On the second lap, trying to hold the kart flat on a defensive line through the fast left-hander, the front abruptly lets go and I clout the outside wall. I'm expecting Weddell to come through, but he doesn't. Maybe I've scared him as well as myself.
For a couple more laps, the status quo remains, until the driver in front of me has a tardy exit from turn 2 and baulks me slightly. I start to jink right, but Weddell is already alongside and passes cleanly into the hairpin. I mentally kick myself - my overtaking has been poor here - and set about making amends.
Weddell's up to fourth within a lap, and I pull a decent move through the fast section to regain my fifth place. But disaster strikes a lap later: midway through the endless left-hander with tortured right tyres screaming, I feel a big thump at the rear and am instantly a passenger. The kart snaps backwards into the wall, someone else pirouetting behind me as the field rushes by.
I get going again and find myself chasing Lee Jones. I'm quicker, but he defends neatly and cleanly; we finish nose to tail, 9th and 10th. We're both disappointed but philosophical: it's not as if we were fighting for the win. Later, Adam Sharp owns up and apologises for causing the accident, which is much appreciated.
With my day over, the adrenalin drains and my body starts to complain. Lack of sleep and fatigue are compounded by a worsening headache, sore throat and the prospect of a slow trip home to Winchester by train and bus. I take a break to get changed and miss the C- and B-finals. But it's a sign of the quality of this field that some big names - Borremans, Laporte, Spinnael, former winner Danny Henney - found themselves in the C-final.
I return to the paddock to find that KWC organiser Gregory Laporte has made up for his mixed results in the heats by winning the C-final and fighting his way up to 4th in the B-final. Great stuff.
But now it's time for the big race, and we line the pitwall to watch. I think Lee is going to be as imperious as he's been all weekend; the big question mark lies over the inexperienced head of Sean Brierley: he has two of the best karters in the world hunting down his second place. Will he be able to take the pressure?
As the green flag drops Lee makes another perfect start and heads Sean by three metres as they cross the startline. There's a flurry of activity behind as Ramon Pineiro overtakes Jonny Elliott for fourth place and begins to hound Ruben Boutens. Further back, BRKC regulars Endean, Damian and Dailly are locked in battle with former world champion Grooten; it's hard to know where to look.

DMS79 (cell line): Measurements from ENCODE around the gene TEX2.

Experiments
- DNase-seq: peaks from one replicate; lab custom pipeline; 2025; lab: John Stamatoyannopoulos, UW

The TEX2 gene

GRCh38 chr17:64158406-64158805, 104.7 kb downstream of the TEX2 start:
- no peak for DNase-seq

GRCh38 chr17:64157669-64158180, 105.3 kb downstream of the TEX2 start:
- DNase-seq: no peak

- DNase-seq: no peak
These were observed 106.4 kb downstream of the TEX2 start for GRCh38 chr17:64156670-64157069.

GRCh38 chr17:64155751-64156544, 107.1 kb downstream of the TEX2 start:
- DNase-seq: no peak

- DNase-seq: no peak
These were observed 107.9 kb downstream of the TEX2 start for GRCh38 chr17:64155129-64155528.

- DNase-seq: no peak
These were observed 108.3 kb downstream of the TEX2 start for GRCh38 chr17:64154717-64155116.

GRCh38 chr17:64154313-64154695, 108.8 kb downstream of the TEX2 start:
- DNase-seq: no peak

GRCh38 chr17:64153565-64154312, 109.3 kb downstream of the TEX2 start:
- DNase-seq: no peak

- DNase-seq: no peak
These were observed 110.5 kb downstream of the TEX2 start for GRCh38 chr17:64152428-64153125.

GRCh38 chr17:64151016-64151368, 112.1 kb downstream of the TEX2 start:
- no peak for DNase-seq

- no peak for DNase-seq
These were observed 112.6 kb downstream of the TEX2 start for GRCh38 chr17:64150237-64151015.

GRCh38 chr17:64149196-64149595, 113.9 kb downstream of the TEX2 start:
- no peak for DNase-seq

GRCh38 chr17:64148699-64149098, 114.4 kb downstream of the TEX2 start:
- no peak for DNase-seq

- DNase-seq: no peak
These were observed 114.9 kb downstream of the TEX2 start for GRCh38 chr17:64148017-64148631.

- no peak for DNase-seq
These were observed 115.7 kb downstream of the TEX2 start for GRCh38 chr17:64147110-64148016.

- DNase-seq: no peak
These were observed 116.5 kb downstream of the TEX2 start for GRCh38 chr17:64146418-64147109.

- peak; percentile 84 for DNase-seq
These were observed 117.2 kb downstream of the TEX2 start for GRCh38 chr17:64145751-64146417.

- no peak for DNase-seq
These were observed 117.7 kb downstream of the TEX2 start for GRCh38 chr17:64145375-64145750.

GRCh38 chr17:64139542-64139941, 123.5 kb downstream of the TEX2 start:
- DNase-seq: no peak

Boutens is keeping Sean honest but no more than that; Pineiro is all over him, and squeezes by into the tight left-right. I miss the move, but Boutens has a hand up in protest, and the marshals are locked in discussion. Three laps later Pineiro is shown a blue flag, ordering him to give the place back - which he does immediately by running wide into turn 1. But he's clearly not happy: there's a bit of Latin headshaking going on.
All of which has given Sean some breathing space. As the laps count down he begins to reel Lee in, tenth by tenth. But Lee is serene, and takes the flag a couple of seconds ahead to seal an utterly dominant weekend. Sean is a brilliant second ahead of Boutens, Pineiro, Elliott and indoor specialist Russell Endean, who takes his second heavyweight win.
We cheer the podiums, dash clear of the champagne showers and begin to scatter into the freezing night. I get the sense that we share a similar thought: the BRKC just keeps getting better. It's in a myriad details, from the swanky new race programmes to the influx of national and international talent: this series has jumped to a new level.
Many thought that the international drivers would dominate, but they had to fight every inch of the way. Better still, they've been unanimous in their praise and support for the series, and those without conflicts will be back for round 2. It would be great to count them amongst the ever-growing band of regulars.
Again, Brad has done a magnificent job behind the scenes to make round 1 the huge success it was, and I've no doubt that Rebecca has regularly gone well beyond the call of duty to back him up. The recruitment of sometime competitor James Auld as commentator was inspired, and he'll be back for rounds 2 and 3.
The Raceway is a very impressive venue and seems to have found favour with most of the drivers. I thought they did a superb job to run such a huge event with minimal delay. They seem to 'get' the BRKC - which can't be said of all circuits - and the staff were friendly and efficient without fail. I hear we're likely to return in 2014, and look forward to that.
For myself, I knew that with competition of this standard, making the top half of the leaderboard would be a decent effort. I managed that - just - and enjoyed myself enormously on and off track. It's very heartening to hear that people like my ramblings, and I enjoy writing them. But I'm in the BRKC first and foremost to race, and my consistently average results nag like a splinter. During round 1 I discovered a few chinks in my armour, which I'll be working on before my next race.
Sadly I can't be at Buckmore, despite my best efforts to rearrange a group skiing trip, but I'll be present and correct for round 3 at one of my favourite venues: Herefordshire Raceway.
So I'm relying on you, BRKC massive. Lee Hackett is a lovely guy and a brilliant driver. But if he wins again, he might start giving everyone the (index) finger and saying things like 'Now THAT'S what I'm talking about..."
We can't have that, can we?
(Click here for part one)